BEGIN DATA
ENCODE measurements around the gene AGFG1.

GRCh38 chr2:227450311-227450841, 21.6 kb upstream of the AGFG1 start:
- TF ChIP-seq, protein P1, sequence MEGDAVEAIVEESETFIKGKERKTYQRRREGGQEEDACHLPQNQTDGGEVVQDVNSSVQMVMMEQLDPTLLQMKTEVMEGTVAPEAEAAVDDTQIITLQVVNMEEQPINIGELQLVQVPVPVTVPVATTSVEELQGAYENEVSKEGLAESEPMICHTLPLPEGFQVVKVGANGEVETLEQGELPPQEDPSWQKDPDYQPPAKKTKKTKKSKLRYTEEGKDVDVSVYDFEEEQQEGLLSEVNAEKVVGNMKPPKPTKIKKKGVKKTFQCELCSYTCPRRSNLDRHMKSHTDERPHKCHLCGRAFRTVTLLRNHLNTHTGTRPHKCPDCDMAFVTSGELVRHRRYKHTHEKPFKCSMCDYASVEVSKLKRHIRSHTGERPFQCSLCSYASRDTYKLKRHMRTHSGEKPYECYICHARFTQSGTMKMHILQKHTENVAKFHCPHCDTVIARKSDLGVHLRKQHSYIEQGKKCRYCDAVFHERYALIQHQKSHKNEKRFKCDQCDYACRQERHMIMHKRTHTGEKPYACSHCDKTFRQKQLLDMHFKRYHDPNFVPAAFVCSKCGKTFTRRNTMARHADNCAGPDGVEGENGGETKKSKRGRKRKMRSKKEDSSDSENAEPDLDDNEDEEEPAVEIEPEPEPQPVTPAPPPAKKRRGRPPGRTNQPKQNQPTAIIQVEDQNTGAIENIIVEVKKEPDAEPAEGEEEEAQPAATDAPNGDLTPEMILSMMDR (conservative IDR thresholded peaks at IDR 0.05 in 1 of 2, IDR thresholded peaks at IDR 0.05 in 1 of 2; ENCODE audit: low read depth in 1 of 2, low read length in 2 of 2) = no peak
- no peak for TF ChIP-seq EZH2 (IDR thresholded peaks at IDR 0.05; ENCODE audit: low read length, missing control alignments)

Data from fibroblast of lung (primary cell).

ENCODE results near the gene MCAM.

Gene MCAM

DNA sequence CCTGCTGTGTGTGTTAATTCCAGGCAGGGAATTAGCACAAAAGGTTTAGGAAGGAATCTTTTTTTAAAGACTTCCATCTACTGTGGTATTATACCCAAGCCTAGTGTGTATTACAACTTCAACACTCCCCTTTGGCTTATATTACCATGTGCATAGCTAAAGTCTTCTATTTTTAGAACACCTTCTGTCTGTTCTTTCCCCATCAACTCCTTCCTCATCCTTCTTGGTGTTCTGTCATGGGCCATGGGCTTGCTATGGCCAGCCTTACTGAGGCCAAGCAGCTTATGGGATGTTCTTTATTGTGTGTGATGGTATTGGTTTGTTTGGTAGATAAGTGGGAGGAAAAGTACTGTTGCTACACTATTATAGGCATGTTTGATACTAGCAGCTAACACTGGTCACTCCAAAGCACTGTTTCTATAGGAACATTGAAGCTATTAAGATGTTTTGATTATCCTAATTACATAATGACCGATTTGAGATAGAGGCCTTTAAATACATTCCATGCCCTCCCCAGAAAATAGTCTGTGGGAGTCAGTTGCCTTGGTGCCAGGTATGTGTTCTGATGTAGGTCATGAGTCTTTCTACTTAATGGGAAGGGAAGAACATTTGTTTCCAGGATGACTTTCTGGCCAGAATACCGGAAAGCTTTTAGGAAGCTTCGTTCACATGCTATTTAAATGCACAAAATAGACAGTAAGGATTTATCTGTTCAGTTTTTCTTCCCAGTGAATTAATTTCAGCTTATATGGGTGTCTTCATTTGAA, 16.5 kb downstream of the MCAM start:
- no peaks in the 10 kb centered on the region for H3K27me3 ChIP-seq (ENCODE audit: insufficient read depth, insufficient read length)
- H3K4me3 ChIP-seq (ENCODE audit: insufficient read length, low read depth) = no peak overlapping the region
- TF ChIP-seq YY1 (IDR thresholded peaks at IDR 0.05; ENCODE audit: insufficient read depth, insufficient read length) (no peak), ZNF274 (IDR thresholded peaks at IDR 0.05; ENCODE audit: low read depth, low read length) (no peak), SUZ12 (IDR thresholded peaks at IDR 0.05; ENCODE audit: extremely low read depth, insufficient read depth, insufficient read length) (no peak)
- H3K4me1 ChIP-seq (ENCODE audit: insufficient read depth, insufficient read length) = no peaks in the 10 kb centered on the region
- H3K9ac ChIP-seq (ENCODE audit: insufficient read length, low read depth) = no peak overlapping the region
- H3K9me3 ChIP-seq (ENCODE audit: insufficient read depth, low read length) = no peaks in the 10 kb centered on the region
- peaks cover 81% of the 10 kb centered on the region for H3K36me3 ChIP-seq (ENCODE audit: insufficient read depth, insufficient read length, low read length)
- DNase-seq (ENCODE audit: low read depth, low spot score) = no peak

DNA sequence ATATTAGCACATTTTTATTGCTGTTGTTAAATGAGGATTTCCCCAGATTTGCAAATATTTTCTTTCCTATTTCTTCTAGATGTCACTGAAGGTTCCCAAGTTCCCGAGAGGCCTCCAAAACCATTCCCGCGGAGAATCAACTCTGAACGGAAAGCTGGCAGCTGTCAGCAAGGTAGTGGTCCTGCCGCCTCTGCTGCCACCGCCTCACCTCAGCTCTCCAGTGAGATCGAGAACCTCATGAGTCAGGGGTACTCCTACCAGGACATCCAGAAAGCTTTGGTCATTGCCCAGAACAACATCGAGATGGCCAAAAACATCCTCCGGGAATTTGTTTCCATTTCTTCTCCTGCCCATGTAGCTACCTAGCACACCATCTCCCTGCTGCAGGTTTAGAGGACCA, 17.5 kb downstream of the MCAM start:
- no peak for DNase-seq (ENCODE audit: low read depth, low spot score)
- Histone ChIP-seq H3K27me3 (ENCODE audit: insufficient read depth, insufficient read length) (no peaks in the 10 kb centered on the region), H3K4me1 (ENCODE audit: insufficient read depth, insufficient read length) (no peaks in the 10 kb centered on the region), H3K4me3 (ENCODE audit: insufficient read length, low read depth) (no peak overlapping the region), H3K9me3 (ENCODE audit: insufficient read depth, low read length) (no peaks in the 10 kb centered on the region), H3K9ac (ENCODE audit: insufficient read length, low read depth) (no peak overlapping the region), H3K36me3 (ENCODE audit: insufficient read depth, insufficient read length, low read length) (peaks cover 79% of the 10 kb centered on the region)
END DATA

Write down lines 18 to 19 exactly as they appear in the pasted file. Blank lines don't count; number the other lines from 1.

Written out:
- no peak for DNase-seq (ENCODE audit: low read depth, low spot score)
- Histone ChIP-seq H3K27me3 (ENCODE audit: insufficient read depth, insufficient read length) (no peaks in the 10 kb centered on the region), H3K4me1 (ENCODE audit: insufficient read depth, insufficient read length) (no peaks in the 10 kb centered on the region), H3K4me3 (ENCODE audit: insufficient read length, low read depth) (no peak overlapping the region), H3K9me3 (ENCODE audit: insufficient read depth, low read length) (no peaks in the 10 kb centered on the region), H3K9ac (ENCODE audit: insufficient read length, low read depth) (no peak overlapping the region), H3K36me3 (ENCODE audit: insufficient read depth, insufficient read length, low read length) (peaks cover 79% of the 10 kb centered on the region)